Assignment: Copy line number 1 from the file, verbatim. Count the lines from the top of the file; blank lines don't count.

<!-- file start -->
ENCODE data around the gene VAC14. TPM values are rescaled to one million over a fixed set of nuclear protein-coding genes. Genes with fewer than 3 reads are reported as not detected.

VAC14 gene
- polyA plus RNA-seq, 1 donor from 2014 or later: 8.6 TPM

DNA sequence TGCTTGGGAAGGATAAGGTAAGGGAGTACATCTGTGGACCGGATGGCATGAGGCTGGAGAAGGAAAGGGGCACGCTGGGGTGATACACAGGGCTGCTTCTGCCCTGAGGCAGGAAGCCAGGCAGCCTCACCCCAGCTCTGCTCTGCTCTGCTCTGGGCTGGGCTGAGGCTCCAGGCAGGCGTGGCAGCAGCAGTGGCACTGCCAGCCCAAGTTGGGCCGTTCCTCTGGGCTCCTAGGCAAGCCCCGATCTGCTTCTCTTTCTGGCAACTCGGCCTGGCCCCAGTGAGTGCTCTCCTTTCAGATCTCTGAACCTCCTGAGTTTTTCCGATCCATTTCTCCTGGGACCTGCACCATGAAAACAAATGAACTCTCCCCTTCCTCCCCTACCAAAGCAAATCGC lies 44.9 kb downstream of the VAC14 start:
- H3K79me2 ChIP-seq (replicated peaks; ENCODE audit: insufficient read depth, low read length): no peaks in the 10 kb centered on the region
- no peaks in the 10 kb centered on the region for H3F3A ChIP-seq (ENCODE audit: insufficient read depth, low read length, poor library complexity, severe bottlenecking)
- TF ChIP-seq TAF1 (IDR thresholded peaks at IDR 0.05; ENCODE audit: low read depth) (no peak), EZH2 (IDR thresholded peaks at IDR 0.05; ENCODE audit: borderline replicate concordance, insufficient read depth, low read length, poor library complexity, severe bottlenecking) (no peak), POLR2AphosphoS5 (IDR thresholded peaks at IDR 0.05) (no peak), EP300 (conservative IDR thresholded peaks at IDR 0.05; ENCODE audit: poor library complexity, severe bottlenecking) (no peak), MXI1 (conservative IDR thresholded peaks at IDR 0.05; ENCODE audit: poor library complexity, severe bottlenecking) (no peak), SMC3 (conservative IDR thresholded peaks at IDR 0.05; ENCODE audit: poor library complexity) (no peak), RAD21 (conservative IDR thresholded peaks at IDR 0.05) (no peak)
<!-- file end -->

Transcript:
ENCODE data around the gene VAC14. TPM values are rescaled to one million over a fixed set of nuclear protein-coding genes. Genes with fewer than 3 reads are reported as not detected.